Speaking at a news conference Thursday afternoon, Dr. Ngozi Ezike, the state’s top public health expert, said near universal mask wearing could effectively stop the virus in its tracks, but only if the vast majority of Illinoisans wear masks, wash their hands, and maintain social distance.

“We’ve all got to do this together. In one simulation, researchers predicted that 80 percent of the population wearing masks could do as much or even more to reduce COVID spread than a lockdown,” she said. “We all want our kids in school. We all want our restaurants open. We all want all of our businesses open. And we can do that by wearing masks.”

The United States now has more than 6.3 million confirmed coronavirus infections, and at least 191,811 Americans have died from COVID-19, according to Johns Hopkins University. Based on the latest predictions by the Centers for Disease Control and Prevention, 200,000 to 211,000 Americans could be dead from the disease by Sept. 26.

Globally, more than 28.2 million people have been infected and 910,314 are known to have died.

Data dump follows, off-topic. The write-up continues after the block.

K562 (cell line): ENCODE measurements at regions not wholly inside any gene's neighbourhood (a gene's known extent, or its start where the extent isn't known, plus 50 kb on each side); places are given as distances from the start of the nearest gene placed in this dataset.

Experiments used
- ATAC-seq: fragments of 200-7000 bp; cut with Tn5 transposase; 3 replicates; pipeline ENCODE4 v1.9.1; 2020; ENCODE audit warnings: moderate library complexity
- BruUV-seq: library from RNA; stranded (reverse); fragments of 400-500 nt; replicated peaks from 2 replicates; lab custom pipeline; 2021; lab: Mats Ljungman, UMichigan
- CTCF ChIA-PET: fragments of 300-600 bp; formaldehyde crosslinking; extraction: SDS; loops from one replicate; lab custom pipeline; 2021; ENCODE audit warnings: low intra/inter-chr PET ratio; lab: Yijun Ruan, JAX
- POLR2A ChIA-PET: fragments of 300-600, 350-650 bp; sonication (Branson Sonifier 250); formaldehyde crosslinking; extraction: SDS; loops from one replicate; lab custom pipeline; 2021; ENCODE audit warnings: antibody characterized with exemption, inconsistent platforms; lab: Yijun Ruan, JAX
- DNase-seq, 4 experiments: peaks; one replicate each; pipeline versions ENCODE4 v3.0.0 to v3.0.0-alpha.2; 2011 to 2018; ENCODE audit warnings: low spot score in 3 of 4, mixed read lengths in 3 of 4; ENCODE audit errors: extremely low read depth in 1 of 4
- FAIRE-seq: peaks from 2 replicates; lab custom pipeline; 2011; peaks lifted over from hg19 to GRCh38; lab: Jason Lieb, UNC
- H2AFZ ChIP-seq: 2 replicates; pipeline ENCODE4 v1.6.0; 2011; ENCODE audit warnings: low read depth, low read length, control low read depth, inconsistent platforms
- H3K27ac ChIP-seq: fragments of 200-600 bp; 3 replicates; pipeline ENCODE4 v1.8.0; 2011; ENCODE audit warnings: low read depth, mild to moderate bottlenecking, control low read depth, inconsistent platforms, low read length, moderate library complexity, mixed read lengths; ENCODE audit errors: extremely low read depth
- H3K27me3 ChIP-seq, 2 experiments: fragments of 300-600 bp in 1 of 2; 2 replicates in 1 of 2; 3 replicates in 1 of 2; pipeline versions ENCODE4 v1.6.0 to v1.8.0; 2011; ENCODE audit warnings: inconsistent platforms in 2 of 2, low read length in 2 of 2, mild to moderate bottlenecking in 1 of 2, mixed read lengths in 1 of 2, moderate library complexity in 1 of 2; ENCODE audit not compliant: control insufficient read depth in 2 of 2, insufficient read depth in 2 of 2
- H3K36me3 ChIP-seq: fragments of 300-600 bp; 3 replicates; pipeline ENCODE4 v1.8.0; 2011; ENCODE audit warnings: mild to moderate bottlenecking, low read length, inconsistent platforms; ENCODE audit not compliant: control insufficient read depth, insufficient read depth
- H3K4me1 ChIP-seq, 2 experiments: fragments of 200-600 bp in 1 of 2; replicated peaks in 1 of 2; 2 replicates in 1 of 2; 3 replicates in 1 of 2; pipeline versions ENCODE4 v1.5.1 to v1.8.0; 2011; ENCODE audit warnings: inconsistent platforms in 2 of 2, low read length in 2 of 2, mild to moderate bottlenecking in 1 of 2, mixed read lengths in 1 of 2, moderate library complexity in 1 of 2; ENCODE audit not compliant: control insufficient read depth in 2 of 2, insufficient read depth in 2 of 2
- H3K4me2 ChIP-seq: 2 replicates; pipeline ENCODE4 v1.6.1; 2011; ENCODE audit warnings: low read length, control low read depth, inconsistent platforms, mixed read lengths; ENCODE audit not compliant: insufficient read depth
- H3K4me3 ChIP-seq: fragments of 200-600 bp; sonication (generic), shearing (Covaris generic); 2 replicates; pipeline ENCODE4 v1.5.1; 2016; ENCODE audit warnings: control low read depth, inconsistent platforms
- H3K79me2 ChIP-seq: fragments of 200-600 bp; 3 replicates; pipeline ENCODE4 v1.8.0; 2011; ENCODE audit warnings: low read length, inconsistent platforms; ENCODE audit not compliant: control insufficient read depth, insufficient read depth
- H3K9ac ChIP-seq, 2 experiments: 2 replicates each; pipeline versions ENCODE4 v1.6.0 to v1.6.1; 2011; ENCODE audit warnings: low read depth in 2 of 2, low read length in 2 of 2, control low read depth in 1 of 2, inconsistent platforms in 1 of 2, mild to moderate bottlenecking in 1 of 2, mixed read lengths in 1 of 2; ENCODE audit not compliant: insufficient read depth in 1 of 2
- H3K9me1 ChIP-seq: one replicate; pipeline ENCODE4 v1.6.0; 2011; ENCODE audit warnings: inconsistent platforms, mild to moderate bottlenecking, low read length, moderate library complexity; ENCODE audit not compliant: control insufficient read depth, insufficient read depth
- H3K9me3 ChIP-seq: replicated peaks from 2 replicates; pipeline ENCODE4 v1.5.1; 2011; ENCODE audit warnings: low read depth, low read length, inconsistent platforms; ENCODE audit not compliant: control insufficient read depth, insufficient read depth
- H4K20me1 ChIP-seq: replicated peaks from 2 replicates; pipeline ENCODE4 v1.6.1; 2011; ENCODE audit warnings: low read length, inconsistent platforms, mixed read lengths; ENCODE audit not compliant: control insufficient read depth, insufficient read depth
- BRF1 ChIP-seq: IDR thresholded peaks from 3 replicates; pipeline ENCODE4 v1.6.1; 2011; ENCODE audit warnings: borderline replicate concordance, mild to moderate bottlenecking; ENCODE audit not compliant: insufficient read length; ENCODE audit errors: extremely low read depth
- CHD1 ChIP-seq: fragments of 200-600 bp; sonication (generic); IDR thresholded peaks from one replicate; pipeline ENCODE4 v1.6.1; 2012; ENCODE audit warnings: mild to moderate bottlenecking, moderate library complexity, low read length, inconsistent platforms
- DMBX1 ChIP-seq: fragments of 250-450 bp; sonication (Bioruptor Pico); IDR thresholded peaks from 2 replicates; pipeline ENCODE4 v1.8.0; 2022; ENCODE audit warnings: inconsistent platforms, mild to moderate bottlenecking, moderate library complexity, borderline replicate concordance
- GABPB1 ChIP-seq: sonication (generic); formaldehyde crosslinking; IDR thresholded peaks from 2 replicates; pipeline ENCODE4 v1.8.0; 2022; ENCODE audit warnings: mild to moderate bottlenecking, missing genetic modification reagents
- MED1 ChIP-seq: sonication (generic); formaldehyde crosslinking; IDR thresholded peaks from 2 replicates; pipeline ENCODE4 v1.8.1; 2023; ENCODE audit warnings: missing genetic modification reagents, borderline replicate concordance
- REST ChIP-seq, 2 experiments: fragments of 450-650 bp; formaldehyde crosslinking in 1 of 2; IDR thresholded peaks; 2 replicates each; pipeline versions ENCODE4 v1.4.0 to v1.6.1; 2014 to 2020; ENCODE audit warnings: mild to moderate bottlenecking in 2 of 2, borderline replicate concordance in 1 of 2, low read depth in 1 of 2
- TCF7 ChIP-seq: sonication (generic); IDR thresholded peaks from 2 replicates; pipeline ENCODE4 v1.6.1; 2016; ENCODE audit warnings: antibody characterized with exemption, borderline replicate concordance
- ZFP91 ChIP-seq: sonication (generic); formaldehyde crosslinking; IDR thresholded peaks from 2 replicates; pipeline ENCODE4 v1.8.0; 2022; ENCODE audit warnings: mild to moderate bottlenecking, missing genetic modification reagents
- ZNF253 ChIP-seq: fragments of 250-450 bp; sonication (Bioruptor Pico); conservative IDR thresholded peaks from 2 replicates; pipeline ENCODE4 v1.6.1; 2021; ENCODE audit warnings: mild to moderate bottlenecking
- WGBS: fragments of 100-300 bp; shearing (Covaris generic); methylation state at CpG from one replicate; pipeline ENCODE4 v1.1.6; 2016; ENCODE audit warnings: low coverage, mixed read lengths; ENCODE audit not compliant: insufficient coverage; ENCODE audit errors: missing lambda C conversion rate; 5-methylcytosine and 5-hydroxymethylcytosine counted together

Illinois Coronavirus Helpline:

Illinois officials say a state helpline has been set up to provide emotional support and quick answers to questions about the coronavirus pandemic. Illinoisans can test “TALK” to 55-2020 (or “HABLAR” for Spanish), and within 24 hours they will receive a call from a counselor. Residents can also text keywords such as “UNEMPLOYMENT,” “FOOD” or “SHELTER,” to the same number to receive additional information about those topics.

Here’s what’s happening with the coronavirus in Illinois:

Ex-Bears Player Charged In Coronavirus Loan Fraud Conspiracy

Josh Bellamy fraudulently obtained more than $1.2 million from the federal Paycheck Protection Program, according to federal prosecutors.

Will, Kankakee Co. Could See Restrictions Lifted ‘Soon’: Pritzker

“Unless we get [the coronavirus] under control … we will be fighting to save the Titanic with a plastic bucket,” Pritzker said.

Coronavirus Reverses Decades Of Progress In Easing Hunger In Kids

Up to 17 million U.S. children — one in four — could live with hunger by year’s end because of the coronavirus. Here’s how you can help.

Restaurants ‘Singled Out’ By New Regulations: Bolingbrook Chamber